Reciprocal Representation of the Unaffected?
By Michael L. Frazer (University of East Anglia)
It is entirely possible for similar political institutions to serve very different purposes. An institutional reform which was originally suggested for one set of reasons may therefore be adopted for entirely different ones.
The provocative institutional change suggested by Joachim Blatter in this forum, which I will follow Eva Erman in calling “reciprocal representation,” is defended by Blatter and his predecessors as a means to include more of those outside a nation-state who are affected by a nation’s policies in the formulation of those policies. Previously, I have suggested a similar set of institutions to perform a very different function—to empower those who are unaffected by a nation’s policies, allowing them to serve as impartial arbitrators and to solve problems in ways that may be unavailable when only those affected are included (Frazer 2014). I will argue here that reciprocal representation is better suited to serve this latter purpose than it is to serve the former.
Blatter is surely correct that, in our age of ever-increasing global interconnectedness, it is incumbent upon us to “avoid the Scylla of technocratic intergovernmentalism and the Charybdis of populist nationalism,” and that the only way to do so is with some form of democratic internationalism. Political philosophers have defended this as a corollary of “the all-affected principle,” the democratic commitment to the inclusion of all those affected by a given political decision in the relevant decision-making process (see Näsström 2011).
Several commentators have already raised the question of whether Blatter’s specific institutional recommendation is the best way to achieve the democratic internationalism we require. Together, they make a convincing case that international democracy would be best achieved by strengthening existing transnationally representative institutions like the European Parliament instead of by adding transnationally reciprocal “consociated” representation to national representative institutions as Blatter advocates.
Blatter opens himself up to this criticism by tying his proposal so tightly to the all-affected principle, advocating reciprocal representation if and only if two or more nation-states regularly affect each other’s citizens. After states sign a “joint declaration of interdependence,” citizens then sign “declarations of interest and identification” in which, among other things, “they declare that they have a legitimate interest in participating in the will-formation and decision-making processes of the consociated state because they are subjected to the joint regulations and/or systematically affected by the policies of the other state.” When states and their citizens are acknowledged to be so tightly interdependent, conditions are ripe for the creation of a single transnationally representative institution like the EP as a unified, permanent forum for decision-making in relevant areas of policy.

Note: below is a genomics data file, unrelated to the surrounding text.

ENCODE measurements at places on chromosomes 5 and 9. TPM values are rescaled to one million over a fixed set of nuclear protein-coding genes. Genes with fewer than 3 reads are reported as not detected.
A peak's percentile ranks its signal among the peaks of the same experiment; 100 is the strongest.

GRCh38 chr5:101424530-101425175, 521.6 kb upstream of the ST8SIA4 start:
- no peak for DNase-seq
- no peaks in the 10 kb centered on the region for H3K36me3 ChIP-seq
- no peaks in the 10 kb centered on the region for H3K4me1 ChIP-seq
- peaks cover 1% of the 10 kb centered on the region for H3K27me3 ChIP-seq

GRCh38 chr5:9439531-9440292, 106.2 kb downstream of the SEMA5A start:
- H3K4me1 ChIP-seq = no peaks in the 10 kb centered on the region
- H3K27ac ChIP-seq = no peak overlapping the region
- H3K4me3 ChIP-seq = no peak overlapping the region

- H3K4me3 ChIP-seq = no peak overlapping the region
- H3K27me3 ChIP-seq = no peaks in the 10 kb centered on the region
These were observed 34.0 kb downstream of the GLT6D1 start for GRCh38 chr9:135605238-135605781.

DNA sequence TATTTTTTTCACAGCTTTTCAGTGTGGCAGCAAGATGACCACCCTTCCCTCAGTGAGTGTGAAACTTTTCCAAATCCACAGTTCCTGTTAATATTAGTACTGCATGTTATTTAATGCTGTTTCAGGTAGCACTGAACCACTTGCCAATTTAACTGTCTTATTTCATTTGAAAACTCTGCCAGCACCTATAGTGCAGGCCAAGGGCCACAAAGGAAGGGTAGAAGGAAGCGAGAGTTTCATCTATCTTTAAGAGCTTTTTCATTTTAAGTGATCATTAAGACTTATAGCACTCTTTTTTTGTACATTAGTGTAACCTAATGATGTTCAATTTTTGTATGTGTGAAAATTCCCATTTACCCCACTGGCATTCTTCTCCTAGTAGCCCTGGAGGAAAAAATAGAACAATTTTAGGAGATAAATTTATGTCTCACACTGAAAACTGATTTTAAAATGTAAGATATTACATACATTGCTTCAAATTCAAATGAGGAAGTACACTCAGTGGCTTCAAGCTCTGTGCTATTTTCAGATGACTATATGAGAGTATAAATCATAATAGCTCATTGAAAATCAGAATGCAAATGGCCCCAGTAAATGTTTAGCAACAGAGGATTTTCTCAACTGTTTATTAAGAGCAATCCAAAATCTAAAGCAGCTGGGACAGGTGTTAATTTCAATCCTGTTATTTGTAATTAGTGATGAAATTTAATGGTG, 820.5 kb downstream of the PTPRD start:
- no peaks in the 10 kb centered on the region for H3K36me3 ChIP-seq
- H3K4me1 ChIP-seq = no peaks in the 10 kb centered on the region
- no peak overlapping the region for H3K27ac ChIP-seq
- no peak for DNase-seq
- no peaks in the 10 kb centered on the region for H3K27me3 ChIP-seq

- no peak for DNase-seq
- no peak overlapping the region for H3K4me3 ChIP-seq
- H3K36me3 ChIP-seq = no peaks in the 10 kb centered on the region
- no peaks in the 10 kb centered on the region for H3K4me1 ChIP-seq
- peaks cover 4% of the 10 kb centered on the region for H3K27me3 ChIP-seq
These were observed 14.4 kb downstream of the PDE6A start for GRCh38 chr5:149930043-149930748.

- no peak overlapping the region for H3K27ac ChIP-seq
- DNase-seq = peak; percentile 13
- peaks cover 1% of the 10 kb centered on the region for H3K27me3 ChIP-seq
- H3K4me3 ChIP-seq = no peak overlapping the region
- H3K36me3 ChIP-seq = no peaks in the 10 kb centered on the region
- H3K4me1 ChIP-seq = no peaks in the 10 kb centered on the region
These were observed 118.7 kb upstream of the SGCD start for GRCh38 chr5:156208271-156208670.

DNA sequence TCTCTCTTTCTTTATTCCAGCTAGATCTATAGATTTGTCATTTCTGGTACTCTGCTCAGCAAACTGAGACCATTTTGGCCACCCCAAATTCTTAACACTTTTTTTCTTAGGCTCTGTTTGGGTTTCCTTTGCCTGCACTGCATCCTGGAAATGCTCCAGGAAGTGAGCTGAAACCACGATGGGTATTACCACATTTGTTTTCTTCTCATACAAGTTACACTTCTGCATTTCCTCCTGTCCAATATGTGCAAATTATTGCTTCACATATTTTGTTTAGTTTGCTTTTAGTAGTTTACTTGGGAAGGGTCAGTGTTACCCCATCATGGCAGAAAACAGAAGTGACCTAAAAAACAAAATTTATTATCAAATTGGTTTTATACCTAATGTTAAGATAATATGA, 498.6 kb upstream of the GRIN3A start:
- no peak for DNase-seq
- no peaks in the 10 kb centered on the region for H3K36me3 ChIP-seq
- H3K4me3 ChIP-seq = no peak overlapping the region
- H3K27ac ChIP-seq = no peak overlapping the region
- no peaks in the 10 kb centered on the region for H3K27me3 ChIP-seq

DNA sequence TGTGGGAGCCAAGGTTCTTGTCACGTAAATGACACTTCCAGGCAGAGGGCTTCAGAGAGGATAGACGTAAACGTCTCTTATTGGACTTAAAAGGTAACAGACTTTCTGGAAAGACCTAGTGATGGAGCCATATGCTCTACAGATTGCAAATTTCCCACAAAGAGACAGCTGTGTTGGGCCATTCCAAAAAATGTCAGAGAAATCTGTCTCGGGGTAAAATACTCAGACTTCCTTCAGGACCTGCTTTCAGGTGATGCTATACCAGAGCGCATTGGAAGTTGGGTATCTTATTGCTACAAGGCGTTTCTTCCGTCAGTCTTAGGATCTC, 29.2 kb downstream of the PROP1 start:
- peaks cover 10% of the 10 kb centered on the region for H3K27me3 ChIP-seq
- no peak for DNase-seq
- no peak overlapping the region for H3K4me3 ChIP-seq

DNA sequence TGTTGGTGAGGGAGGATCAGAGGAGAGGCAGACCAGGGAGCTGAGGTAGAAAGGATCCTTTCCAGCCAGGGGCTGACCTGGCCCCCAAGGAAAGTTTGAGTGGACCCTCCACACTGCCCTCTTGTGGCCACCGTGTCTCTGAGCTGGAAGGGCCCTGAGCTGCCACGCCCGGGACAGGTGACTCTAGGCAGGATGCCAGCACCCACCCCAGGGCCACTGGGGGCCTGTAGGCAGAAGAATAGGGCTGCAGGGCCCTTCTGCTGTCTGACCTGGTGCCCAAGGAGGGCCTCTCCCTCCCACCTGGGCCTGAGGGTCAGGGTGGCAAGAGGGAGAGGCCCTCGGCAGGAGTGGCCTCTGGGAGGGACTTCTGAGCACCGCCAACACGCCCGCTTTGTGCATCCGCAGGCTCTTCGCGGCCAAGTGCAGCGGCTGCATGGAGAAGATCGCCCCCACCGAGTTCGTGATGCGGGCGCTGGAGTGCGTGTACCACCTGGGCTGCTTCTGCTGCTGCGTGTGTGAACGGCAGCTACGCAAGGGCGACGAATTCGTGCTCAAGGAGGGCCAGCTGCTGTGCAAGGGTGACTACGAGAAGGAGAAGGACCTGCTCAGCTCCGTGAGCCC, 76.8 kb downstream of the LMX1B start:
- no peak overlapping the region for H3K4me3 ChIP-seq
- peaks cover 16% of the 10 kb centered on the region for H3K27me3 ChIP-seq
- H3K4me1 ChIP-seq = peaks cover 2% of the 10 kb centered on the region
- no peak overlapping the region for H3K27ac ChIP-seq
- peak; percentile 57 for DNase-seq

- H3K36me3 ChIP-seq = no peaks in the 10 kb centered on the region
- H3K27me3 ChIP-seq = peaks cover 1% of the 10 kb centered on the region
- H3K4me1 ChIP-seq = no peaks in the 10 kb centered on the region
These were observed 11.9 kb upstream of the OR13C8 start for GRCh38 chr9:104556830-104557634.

Among its other advantages, the European Parliament allows us to uphold the central democratic principle of the equal political status of all individuals, as Anna Meine and Antoinette Scherz complain that Blatter does not. By creating a transnational institution with certain limited powers, rather than by adding a class of second-class semi-citizens with only limited rights and responsibilities, power is shared between national and transnational agents without creating multiple, unequal levels of political rights for individuals.
Meine is particularly concerned that the role, if any, of consociated representatives is decided on a case by case basis depending on who is affected by the specific issue under consideration. Blatter insists that every time consociated representatives participate in decision-making they “have to justify their demand by highlighting how their constituency will be subjected to or affected by the decision.” Blatter seems to interpret the all-affected principle as, in Robert Goodin’s words, an “all and only affected interests principle” (Goodin 2007, pp. 56-59). Whenever those unaffected by a decision participate in making it, Blatter seems to believe that democratic legitimacy is threatened.
Yet even among those who interpret the all-affected principle as the all-and-only-affected principle, few try to apply the principle in as fine-grained a manner as Blatter does. Robert Dahl, for example, says that a claim to inclusion in a political unit “cannot be justified if it is advanced by persons whose interests are not significantly affected by the decisions of that unit” (Dahl 1989, p. 208).
Once they have established a moral claim to membership in a given demos as a result of being significantly affected by its decisions, voters and their representatives in Dahl’s system have a right to contribute to its decisions on all matters, even those that will never affect them in any way. This is how suffrage works in virtually all existing democratic institutions. School policy is partially set by those without children, meat safety standards by vegetarians, and so on.